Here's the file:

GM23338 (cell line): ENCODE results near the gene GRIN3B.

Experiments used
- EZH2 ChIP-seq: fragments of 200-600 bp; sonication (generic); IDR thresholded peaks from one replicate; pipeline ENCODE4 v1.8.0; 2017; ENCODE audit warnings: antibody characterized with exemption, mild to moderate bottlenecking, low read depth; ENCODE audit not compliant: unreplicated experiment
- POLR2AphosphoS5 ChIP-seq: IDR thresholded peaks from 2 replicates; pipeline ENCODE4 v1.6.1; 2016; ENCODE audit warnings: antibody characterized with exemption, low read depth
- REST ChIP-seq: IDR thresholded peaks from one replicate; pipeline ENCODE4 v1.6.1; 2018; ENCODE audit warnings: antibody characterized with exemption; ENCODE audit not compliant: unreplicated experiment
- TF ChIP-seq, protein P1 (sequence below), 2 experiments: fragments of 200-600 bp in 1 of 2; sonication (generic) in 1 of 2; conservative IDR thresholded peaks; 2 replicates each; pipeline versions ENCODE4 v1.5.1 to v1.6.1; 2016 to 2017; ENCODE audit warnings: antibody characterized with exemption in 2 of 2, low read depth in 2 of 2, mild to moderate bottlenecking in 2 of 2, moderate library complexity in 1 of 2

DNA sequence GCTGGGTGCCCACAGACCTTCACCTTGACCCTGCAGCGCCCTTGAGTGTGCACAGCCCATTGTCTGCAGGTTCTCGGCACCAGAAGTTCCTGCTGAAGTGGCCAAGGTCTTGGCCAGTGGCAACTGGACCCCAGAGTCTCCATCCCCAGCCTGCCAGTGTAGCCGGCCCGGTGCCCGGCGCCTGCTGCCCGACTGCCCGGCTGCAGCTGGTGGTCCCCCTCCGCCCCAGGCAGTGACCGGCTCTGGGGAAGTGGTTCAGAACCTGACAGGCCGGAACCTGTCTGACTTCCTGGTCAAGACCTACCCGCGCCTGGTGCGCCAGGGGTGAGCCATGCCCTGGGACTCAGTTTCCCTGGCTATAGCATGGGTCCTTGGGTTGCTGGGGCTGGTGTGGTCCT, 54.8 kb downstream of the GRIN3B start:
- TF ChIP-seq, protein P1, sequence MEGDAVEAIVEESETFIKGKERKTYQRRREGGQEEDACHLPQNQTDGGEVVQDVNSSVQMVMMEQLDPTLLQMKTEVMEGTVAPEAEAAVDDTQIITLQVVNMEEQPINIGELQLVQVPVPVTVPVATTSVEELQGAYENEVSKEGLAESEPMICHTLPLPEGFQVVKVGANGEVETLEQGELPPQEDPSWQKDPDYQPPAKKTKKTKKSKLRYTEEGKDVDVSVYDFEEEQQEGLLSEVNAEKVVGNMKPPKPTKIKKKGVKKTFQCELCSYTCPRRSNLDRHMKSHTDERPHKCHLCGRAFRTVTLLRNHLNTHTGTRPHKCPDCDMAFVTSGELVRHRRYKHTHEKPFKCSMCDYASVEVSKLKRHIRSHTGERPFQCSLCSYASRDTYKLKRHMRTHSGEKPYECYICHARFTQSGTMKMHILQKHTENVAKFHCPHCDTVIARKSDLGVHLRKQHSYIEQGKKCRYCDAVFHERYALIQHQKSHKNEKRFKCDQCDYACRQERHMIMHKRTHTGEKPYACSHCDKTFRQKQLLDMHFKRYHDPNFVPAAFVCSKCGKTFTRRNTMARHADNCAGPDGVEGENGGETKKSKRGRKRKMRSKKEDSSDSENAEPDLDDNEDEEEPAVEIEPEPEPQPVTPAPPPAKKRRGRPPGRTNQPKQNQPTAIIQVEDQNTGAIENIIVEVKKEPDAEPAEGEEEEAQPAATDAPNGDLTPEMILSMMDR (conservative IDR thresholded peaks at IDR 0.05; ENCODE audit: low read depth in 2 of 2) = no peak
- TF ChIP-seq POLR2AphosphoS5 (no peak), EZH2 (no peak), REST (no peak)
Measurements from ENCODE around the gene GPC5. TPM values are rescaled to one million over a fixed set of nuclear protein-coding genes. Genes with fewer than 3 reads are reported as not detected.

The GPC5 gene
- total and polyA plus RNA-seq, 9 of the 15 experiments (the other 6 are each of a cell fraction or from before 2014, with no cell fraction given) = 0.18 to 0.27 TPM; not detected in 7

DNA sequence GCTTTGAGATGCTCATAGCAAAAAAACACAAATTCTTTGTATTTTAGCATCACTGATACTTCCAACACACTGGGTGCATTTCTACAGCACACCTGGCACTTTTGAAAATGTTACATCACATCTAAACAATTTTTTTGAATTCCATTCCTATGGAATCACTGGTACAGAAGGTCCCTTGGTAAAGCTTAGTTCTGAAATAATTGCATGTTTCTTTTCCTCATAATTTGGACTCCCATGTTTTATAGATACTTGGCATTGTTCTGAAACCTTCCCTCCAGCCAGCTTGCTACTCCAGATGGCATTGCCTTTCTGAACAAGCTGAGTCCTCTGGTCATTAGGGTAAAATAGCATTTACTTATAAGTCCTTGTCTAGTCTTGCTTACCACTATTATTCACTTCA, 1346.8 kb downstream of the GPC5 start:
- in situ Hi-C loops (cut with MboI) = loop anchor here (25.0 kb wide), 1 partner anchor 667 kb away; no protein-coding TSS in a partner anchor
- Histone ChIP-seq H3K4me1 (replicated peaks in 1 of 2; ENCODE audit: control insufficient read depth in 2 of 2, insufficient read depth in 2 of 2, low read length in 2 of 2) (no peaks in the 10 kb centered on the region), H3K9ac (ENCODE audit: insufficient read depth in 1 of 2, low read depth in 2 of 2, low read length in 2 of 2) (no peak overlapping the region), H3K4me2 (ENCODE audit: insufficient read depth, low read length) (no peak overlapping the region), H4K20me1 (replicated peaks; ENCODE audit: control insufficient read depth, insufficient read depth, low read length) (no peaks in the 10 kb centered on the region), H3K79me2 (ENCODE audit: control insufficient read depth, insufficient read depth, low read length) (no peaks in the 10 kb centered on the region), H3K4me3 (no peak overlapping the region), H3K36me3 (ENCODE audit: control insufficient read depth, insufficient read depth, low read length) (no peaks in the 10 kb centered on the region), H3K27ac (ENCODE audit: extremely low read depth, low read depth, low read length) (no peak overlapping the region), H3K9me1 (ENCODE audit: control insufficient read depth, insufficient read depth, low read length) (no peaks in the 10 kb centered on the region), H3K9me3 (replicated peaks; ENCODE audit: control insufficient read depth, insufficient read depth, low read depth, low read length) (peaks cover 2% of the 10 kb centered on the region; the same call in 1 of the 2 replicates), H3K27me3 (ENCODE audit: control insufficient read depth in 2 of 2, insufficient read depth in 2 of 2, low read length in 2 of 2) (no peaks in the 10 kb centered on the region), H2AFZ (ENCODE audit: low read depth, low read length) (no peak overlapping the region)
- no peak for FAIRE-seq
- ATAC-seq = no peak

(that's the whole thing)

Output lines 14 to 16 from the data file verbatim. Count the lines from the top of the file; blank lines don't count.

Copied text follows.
- in situ Hi-C loops (cut with MboI) = loop anchor here (25.0 kb wide), 1 partner anchor 667 kb away; no protein-coding TSS in a partner anchor
- Histone ChIP-seq H3K4me1 (replicated peaks in 1 of 2; ENCODE audit: control insufficient read depth in 2 of 2, insufficient read depth in 2 of 2, low read length in 2 of 2) (no peaks in the 10 kb centered on the region), H3K9ac (ENCODE audit: insufficient read depth in 1 of 2, low read depth in 2 of 2, low read length in 2 of 2) (no peak overlapping the region), H3K4me2 (ENCODE audit: insufficient read depth, low read length) (no peak overlapping the region), H4K20me1 (replicated peaks; ENCODE audit: control insufficient read depth, insufficient read depth, low read length) (no peaks in the 10 kb centered on the region), H3K79me2 (ENCODE audit: control insufficient read depth, insufficient read depth, low read length) (no peaks in the 10 kb centered on the region), H3K4me3 (no peak overlapping the region), H3K36me3 (ENCODE audit: control insufficient read depth, insufficient read depth, low read length) (no peaks in the 10 kb centered on the region), H3K27ac (ENCODE audit: extremely low read depth, low read depth, low read length) (no peak overlapping the region), H3K9me1 (ENCODE audit: control insufficient read depth, insufficient read depth, low read length) (no peaks in the 10 kb centered on the region), H3K9me3 (replicated peaks; ENCODE audit: control insufficient read depth, insufficient read depth, low read depth, low read length) (peaks cover 2% of the 10 kb centered on the region; the same call in 1 of the 2 replicates), H3K27me3 (ENCODE audit: control insufficient read depth in 2 of 2, insufficient read depth in 2 of 2, low read length in 2 of 2) (no peaks in the 10 kb centered on the region), H2AFZ (ENCODE audit: low read depth, low read length) (no peak overlapping the region)
- no peak for FAIRE-seq